2008 resulted in many companies and customers "shutting down" in
terms of willingness to purchase just about anything. This was
illustrated in the devastating GDP figures in Q3 08 and Q4 08. So
with reduced inventory, reduced input prices relative to 2008, and
customers feeling that the worst may be behind them, gross margins
have improved. Second, Company X has reduced its cost structure at
the SG&A level. While sales in 2009 will decline by 20%,
SG&A has been stripped out by 30%, resulting in the same EPS
despite a much worse economic backdrop.
This has become an issue for many market observers that note
that earnings beats have been driven by cost cutting as opposed to
top line demand. This may not be as large a problem, however, if
even a mild recovery occurs. Example I projects that in 2010, sales
may increase by 7.5% from 2009 levels. This is hardly robust growth
from an anemic bottom. But assuming gross margins remain level with
2009 and SG&A increases by about 3% as work weeks and worker
demand slightly increases, Company X - despite sales levels 14%
below 2008 levels - can generate a higher EPS in 2010.
One thing investors should note is that PE contraction likely
occurred in 2007 and 2008 such that Company X's 2008 EPS of $0.90
may have been valued at 6.0x EPS, making Company X worth $5.40
early in 2008. Perhaps as 2009 has demonstrated, a severe and
complicated recession is what the US is facing as opposed to the
Great Depression II and therefore Company X can be valued at 8.0x
2009 EPS of $0.90 or $7.20. This 33% gain may just be part of the
normalization process from Armageddon to awful.
However, investors should question how 2010 EPS would be valued.
Presumably things should be improving in 2010 and 2011 should have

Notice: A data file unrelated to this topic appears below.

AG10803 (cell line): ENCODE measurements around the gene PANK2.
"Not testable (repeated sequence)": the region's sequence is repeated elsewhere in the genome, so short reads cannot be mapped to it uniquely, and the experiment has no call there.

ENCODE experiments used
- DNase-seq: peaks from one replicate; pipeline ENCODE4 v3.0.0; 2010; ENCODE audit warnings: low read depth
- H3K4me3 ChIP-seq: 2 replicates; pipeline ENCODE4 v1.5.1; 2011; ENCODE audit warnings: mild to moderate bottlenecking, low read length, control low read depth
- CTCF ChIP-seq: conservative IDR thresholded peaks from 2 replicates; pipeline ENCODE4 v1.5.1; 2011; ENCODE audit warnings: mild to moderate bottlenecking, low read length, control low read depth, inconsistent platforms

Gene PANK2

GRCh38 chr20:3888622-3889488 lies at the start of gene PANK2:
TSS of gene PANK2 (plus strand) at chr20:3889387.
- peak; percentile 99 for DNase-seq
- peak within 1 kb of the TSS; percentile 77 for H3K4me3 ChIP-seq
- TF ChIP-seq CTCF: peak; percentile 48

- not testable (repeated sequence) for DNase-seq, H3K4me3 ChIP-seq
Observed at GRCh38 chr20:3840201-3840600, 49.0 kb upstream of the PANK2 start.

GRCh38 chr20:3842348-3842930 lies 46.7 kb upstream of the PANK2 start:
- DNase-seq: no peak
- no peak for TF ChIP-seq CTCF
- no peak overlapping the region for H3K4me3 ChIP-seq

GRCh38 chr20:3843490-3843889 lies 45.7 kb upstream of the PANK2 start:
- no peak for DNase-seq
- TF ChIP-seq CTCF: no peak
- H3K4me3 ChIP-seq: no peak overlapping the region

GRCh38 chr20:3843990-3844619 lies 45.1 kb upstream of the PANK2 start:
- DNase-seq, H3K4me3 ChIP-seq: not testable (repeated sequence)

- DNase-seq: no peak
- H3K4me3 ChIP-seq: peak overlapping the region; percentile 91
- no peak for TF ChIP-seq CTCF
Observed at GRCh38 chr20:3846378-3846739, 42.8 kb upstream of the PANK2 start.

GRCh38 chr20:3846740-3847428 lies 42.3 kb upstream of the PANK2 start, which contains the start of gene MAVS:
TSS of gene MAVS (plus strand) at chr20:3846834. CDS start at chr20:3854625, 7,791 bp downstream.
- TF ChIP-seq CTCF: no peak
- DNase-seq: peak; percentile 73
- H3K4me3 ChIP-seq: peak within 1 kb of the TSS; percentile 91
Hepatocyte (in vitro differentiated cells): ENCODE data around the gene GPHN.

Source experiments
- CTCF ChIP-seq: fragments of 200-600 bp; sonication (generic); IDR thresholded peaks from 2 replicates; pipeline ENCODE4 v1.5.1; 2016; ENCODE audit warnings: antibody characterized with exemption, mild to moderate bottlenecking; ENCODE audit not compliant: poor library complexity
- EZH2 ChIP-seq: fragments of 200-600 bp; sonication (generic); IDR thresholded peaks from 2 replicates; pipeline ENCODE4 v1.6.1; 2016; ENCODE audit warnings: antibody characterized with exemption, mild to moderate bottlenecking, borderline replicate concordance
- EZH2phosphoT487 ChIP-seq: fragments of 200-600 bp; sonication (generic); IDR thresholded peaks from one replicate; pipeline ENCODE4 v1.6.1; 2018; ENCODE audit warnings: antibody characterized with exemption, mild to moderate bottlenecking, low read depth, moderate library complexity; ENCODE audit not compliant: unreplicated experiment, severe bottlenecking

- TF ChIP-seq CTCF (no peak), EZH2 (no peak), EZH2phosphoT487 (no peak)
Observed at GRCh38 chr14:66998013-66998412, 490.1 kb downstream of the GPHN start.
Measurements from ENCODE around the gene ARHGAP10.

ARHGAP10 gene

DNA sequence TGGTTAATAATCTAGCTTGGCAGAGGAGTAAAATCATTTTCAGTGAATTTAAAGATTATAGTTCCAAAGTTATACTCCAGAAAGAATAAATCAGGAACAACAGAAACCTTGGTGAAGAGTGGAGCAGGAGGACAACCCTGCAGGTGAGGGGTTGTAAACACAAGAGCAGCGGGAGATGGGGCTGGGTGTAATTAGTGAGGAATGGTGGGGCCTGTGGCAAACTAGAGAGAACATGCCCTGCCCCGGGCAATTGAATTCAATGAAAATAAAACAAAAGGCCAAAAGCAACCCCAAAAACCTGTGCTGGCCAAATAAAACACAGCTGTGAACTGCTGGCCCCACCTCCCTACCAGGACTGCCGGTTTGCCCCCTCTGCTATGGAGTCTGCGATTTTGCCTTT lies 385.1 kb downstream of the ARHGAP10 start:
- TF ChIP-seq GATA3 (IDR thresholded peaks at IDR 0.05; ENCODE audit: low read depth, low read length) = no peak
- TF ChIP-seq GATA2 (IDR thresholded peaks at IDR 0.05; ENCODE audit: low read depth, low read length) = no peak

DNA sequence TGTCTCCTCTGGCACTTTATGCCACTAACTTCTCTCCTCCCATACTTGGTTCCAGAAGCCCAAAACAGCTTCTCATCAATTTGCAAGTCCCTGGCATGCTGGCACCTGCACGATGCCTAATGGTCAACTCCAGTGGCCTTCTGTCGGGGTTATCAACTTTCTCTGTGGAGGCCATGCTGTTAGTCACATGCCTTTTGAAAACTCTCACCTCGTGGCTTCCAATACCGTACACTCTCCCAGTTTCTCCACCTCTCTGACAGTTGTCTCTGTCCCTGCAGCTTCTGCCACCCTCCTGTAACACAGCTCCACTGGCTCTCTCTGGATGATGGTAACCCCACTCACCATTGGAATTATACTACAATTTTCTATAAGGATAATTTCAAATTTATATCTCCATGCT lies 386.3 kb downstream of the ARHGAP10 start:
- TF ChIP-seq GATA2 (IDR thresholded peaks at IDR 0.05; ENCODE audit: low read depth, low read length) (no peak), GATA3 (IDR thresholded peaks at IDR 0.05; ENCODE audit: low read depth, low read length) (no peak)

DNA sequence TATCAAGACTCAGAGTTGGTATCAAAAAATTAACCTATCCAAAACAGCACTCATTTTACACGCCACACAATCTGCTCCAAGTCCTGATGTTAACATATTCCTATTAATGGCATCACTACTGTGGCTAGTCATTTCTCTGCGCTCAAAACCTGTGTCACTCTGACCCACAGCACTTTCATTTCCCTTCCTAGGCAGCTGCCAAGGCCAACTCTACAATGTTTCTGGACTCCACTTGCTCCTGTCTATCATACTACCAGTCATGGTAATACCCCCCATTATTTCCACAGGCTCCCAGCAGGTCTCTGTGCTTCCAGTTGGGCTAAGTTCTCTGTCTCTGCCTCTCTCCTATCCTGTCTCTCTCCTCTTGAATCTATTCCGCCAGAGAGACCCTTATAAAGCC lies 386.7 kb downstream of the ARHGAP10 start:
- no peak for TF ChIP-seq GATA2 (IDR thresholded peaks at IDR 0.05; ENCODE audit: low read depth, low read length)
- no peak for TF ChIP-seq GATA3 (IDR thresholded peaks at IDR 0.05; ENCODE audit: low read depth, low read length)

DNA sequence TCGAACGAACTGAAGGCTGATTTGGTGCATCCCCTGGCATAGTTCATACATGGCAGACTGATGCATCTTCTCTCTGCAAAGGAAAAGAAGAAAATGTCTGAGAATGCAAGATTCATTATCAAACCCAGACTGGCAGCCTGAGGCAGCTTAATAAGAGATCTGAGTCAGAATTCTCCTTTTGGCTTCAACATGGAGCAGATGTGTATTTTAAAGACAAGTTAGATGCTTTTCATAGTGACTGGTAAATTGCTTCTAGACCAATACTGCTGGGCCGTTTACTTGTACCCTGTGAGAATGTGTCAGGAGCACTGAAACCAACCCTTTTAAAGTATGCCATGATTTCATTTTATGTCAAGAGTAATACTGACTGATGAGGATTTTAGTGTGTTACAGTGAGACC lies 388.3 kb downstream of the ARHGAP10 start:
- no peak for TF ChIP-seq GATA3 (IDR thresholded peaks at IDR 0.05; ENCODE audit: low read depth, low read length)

a better outlook as well. Would a 10.0x EPS multiple or 12.0x EPS
multiple be warranted or plausible? Even if the market elects to
value Company X's 2010 EPS at just 8.0x, the value of the stock
would be $8.08, 12% higher than 2009 levels.
Example I is intended to solely provide a back drop for how
investors may wish to analyze potential investments on both the
long and short side. Indeed, if Company X's valuation rocketed from
a PE of 6.0x to 25.0x and was still facing the same, weak future
prospects, shorting Company X could make sense. However, across a
number of stocks, particularly in the more volatile small and
midcap space (the stocks that have acted like those in Exhibit I)
which have fallen 20-50% from their recent peaks, market observers
may be missing an interesting entry point.
Commercial Real Estate
Shorting equities in 2008 was a slam dunk which has led many
pundits and financial media to spend considerable time on items
such as levels of government debt and the impending commercial real
estate ("CRE") collapse as investment themes for 2009-2010. CRE is
a risk but may not be the market killer many fear. This is in part
due to the wave of bank consolidation that occurred in the early
1990s through the most recent crisis. Basically the big banks got